chapter  2
11 Pages

Aesthetics/Poetics

It would be truly naïve to imagine that the mere presence of an atelierista might constitute an important change in learning if the atelier culture and the pedagogical culture do not reciprocally ‘listen’ to each other or are not both of quality. To introduce an atelier into a school means that materials available for children’s use will most probably increase in number, that techniques and the formal qualities of final products will improve. Above all, however, it is an approach, the relation with things that must be activated through certain processes where the aesthetic dimension is a significant, fundamental presence. To my mind an indispensable premise for ideas about the atelier is a reflection on the role of aesthetic dimensions in learning and education in general – and a topic deserving of deeper evaluation and understanding. The topic is a difficult one but must at least be mentioned, for among Reggio pedagogy’s most original features is an acceptance of aesthetics as one of the important dimensions in the life of our species and, therefore, also in education and in learning. While in Reggio schools the role of an aesthetic dimension can be felt immediately, the opposite is usually true and the world of education generally keeps a distance from the subject. I do not think a true understanding of Reggio pedagogy is possible without due consideration of this issue; an issue which can be approached from various points of view and studied in different ways. For my part, I will discuss it mainly with a view to giving far more attention to the role of atelier and atelierista in places of education and in learning. Undoubtedly it is difficult to say simply and clearly what is meant by an aesthetic dimension. Perhaps first and foremost it is a process of empathy relating the Self to things and things to each other. It is like a slim thread or aspiration to quality that makes us choose one word over another, the same for a colour or shade, a certain piece of music, a mathematical formula or the taste of a food. It is an attitude of care and attention for the things we do, a desire for meaning; it is curiosity and wonder; it is the opposite of indifference and carelessness, of conformity, of absence of participation and feeling. The aesthetic dimension is certainly not only these things. On the level of education it deserves deep thought and I am confident its presence, together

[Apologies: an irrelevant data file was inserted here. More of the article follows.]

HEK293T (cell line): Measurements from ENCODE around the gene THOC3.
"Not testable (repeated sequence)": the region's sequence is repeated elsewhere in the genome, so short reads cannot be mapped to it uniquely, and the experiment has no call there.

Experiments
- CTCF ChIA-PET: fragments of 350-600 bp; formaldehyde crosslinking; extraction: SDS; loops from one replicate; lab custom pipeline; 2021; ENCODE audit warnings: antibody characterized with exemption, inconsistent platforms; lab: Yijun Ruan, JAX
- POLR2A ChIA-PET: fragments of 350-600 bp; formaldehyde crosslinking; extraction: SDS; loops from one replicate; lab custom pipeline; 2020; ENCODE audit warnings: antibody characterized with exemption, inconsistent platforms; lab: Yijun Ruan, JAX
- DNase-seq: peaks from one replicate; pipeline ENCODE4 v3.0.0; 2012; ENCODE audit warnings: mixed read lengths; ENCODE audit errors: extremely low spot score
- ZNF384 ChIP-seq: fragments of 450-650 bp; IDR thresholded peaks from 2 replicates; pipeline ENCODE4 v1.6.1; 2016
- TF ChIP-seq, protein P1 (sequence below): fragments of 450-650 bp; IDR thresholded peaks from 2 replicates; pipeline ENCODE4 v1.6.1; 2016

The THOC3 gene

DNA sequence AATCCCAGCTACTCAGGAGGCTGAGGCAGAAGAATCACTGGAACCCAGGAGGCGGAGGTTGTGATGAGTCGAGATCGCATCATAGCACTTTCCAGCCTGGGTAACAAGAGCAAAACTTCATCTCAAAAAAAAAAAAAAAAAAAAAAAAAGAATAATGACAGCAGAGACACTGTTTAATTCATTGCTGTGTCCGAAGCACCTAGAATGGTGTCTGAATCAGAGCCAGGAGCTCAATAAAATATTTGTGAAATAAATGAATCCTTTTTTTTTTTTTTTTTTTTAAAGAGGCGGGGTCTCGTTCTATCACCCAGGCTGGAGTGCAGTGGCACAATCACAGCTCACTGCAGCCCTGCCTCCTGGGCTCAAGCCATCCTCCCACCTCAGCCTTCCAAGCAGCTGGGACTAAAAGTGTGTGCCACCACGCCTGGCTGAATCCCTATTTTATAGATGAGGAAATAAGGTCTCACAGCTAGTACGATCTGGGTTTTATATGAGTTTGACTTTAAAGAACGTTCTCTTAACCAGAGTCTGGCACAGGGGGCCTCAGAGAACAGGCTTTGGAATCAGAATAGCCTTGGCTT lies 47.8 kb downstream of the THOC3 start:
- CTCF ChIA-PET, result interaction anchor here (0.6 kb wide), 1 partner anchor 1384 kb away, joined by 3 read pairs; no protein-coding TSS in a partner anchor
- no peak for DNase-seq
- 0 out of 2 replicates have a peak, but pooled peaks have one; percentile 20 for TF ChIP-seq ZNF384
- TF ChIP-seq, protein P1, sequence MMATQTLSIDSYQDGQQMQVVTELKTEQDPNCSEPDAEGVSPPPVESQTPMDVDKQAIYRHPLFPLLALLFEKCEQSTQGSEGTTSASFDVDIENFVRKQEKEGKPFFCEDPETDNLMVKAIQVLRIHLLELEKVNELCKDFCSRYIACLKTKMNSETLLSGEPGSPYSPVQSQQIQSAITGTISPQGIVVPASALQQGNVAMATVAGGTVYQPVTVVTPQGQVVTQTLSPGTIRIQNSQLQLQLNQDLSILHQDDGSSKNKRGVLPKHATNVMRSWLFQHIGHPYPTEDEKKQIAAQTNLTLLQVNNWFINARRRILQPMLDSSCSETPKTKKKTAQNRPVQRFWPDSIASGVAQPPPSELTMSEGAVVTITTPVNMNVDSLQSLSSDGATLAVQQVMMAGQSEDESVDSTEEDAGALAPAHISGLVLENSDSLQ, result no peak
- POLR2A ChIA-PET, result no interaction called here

with awareness of it, would raise the quality both of relations with the surrounding world and of learning processes in schools and in education. With the help of some stories to illustrate, I will try to argue how sensory perception, pleasure and the power to seduce – what Malaguzzi called the ‘aesthetic vibration’ – can become activators of learning; how they are able to support and nourish kinds of knowledge not based uniquely on information; and how, by avoiding simply definable categories, they can lead to the sensitive empathy and relation with things which creates connections. I believe everyone senses on entering Reggio Emilia’s municipal schools how the presence of an atelier and atelierista gives them particularly well cared for physical environments, including striking products and documentation by children and teachers. However, not all visitors fully appreciate their positive educational value. Reflection is needed in order to understand to what extent Reggio Emilia’s recognition of aesthetics affects not simply such appearances, but a way of ‘doing’ school and consequently learning by children and adults and the pedagogical philosophy. This is the most difficult part of the story to tell and we can attempt to do it through examples and personal experience.